Sharing the concept of how things will be done

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When embarking on a challenging piece of work it is important to have a sound concept of how things will be done. This needs to be captured, communicated and maintained.

Key factors

Inevitably, there are key choices and approaches that will have a great influence on whether a scope and vision can be successfully delivered and on how difficult and expensive it will be to develop. They can determine whether a “Rolls Royce” solution or a “minibus” is offered to meet a given need. They can swing the balance between the cost of development and the cost of operation. Choices can add or remove months if not years to the time it takes to deliver. Sometimes there are items that have to be determined in some detail to guarantee delivery is actually feasible.

The scale of things

Key factors can range from “big picture” to “fine detail”. At one end of the spectrum could be a high level architectural concept for the solution that defines what will be off the shelf and what will be written and how is it to be accessed. In the middle could sit an outline of the key features of the service covering topics such as whether complex and costly data analysis reports are to be provided ‘on demand’ or overnight and what length of outage is permitted for a system update. Further down the scale the choice of a key algorithm may need to be made, trading accuracy for cost of execution. In some cases a detailed specification of how something will work, possibly even prototype code, may be warranted.

Doing the groundwork

A conceptual baseline captures the groundwork for the programme. Groundwork that clarifies the key choices made around the nature of the solution. Groundwork that has achieved enough definition and design to show feasibility, to demonstrate an approach to foreseeable risk, to allow formulation of a delivery route-map, to permit budgetary costing and to enable an assessment of the value of what it is planned to deliver.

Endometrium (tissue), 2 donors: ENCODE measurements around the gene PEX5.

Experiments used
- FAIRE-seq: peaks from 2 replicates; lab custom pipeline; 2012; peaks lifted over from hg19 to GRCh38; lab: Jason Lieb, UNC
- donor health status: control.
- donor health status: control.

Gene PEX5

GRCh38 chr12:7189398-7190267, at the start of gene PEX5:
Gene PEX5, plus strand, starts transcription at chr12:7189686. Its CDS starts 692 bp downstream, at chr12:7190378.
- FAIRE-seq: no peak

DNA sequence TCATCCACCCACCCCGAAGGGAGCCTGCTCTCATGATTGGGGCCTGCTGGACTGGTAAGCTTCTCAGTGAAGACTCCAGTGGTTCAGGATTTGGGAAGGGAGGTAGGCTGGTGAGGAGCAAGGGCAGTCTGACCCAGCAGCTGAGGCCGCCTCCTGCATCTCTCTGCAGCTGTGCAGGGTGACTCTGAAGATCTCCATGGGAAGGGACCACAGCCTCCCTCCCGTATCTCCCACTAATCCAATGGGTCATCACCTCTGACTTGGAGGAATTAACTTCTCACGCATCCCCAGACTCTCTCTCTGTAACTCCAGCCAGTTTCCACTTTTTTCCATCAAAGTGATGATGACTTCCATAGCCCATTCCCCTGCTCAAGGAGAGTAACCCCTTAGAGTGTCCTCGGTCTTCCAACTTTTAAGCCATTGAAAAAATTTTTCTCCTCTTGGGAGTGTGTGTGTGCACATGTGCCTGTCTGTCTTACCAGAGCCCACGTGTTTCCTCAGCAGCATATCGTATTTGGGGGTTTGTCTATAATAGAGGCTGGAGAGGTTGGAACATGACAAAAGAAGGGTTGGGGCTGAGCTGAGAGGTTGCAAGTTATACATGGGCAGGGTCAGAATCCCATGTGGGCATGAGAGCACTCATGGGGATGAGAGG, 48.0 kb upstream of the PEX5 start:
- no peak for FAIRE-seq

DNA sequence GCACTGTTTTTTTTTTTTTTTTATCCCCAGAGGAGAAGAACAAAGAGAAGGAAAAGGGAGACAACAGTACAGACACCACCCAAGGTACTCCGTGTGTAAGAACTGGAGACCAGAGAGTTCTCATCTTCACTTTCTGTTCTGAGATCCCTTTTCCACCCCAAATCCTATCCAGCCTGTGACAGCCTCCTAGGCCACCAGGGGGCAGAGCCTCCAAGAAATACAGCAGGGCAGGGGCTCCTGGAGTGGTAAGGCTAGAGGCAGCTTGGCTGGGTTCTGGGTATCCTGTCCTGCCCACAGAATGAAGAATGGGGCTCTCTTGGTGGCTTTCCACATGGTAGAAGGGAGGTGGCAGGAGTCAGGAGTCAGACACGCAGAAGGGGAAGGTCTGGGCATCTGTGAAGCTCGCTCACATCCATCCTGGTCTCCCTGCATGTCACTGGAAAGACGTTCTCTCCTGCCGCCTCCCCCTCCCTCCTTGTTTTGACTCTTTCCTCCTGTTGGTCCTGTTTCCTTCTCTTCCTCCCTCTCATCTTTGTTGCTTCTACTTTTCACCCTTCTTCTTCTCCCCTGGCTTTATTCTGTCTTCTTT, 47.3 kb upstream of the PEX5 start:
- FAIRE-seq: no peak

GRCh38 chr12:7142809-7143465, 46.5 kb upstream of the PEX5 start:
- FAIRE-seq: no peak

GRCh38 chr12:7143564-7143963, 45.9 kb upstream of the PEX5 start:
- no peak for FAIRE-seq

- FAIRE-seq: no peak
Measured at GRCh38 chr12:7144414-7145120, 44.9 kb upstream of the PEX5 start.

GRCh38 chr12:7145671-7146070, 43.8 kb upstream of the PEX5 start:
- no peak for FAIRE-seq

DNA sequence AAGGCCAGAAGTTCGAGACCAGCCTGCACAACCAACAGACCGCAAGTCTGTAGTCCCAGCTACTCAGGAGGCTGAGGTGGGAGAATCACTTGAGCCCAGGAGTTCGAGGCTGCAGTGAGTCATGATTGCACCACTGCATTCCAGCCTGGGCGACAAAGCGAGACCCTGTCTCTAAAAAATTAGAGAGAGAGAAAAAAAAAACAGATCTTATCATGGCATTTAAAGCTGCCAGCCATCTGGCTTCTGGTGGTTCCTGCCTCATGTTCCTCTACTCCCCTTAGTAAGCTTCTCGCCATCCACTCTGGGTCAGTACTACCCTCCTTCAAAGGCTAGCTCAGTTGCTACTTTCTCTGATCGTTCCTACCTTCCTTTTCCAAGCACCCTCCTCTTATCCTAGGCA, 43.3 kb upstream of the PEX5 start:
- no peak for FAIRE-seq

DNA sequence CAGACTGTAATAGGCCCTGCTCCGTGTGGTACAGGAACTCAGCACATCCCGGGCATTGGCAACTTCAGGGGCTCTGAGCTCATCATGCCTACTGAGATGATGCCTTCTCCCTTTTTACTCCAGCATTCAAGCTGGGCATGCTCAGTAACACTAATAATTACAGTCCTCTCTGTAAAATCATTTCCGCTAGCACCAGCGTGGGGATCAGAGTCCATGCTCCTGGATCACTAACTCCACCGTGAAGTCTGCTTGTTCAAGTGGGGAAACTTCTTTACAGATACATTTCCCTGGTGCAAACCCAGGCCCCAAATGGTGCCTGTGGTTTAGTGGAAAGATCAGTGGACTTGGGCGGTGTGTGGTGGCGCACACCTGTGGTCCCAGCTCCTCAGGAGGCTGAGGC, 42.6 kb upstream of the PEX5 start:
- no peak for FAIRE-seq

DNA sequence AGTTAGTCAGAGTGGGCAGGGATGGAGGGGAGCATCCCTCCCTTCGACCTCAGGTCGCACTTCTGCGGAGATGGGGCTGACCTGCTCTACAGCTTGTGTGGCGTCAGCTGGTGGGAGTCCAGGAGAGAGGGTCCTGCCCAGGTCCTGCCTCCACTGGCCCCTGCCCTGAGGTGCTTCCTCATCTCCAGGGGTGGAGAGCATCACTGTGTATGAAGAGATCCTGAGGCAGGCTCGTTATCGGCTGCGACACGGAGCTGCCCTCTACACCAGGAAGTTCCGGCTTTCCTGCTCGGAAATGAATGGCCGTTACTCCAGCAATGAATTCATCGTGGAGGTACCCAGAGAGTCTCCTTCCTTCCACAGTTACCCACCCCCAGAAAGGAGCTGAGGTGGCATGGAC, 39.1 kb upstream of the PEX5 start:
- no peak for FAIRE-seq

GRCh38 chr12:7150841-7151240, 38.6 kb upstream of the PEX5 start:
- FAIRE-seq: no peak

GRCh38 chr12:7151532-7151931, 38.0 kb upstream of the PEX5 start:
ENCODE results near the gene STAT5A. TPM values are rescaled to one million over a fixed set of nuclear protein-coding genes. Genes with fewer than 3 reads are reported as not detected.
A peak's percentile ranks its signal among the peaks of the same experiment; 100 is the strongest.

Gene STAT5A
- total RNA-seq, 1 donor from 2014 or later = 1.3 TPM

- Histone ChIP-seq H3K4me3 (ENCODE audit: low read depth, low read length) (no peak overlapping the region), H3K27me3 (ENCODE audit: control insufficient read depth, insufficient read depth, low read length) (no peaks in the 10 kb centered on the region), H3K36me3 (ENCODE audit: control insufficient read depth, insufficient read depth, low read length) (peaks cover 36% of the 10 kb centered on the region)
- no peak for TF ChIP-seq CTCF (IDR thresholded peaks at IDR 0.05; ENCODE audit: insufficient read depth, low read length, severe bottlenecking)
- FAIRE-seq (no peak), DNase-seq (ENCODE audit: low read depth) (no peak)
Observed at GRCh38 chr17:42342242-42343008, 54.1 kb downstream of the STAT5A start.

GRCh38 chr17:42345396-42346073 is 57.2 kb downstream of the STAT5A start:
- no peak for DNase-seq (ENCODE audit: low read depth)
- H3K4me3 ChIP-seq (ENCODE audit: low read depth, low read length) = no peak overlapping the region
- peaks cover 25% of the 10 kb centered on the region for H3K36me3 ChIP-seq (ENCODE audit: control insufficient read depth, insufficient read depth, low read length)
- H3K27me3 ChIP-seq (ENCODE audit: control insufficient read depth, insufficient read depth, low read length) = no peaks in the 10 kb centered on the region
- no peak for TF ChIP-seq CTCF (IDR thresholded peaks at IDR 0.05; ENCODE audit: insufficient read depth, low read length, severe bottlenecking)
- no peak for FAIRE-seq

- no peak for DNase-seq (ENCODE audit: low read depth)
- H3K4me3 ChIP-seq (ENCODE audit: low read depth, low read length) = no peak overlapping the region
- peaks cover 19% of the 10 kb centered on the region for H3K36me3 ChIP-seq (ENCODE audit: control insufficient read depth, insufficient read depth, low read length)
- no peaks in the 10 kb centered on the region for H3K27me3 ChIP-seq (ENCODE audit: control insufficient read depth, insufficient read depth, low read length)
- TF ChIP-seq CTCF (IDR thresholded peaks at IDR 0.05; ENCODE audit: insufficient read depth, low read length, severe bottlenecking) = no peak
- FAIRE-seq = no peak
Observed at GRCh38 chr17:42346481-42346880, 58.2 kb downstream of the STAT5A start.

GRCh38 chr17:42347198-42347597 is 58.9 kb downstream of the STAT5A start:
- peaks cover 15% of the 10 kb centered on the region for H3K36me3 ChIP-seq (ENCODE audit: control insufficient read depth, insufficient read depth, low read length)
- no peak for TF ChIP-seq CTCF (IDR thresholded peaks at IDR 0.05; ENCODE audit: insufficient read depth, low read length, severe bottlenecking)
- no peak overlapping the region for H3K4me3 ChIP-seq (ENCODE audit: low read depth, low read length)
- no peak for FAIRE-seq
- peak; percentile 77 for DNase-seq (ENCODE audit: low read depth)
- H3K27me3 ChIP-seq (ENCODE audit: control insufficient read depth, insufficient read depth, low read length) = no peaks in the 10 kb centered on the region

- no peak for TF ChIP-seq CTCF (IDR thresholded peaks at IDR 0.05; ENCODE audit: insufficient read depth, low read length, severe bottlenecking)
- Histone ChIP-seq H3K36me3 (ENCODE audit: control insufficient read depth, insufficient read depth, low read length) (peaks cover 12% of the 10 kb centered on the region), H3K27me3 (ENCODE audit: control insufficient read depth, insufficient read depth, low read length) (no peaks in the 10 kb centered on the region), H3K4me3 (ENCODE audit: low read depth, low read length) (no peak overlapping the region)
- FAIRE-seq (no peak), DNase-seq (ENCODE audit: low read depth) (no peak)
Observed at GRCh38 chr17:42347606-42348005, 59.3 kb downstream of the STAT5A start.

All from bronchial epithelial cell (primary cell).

Relationship to other definition elements

A Scope and Vision defines “What” from the perspective of those who will benefit from the solution. The Conceptual Baselines addresses “How” from the perspective of those who will conceive, build, deliver, deploy and operate the solution. The two are related, the concept needs to offer the possibility of delivering a solution that complies with the Scope and Vision and also meets the Quality Criteria.


There can be no hard and fast rules governing what it is important to cover off in a concept. Every situation is different. This section lists some of the topics that it could be appropriate to include. Could does not mean should, only items that will have a material impact should be included.

  • The big picture manual and technical architecture
  • A narrative description of the way challenging demands will be executed
  • A description of how workload will be migrated across to the new system without disrupting in-flight activities
  • The process for updating the system
  • How the system will be reconciled.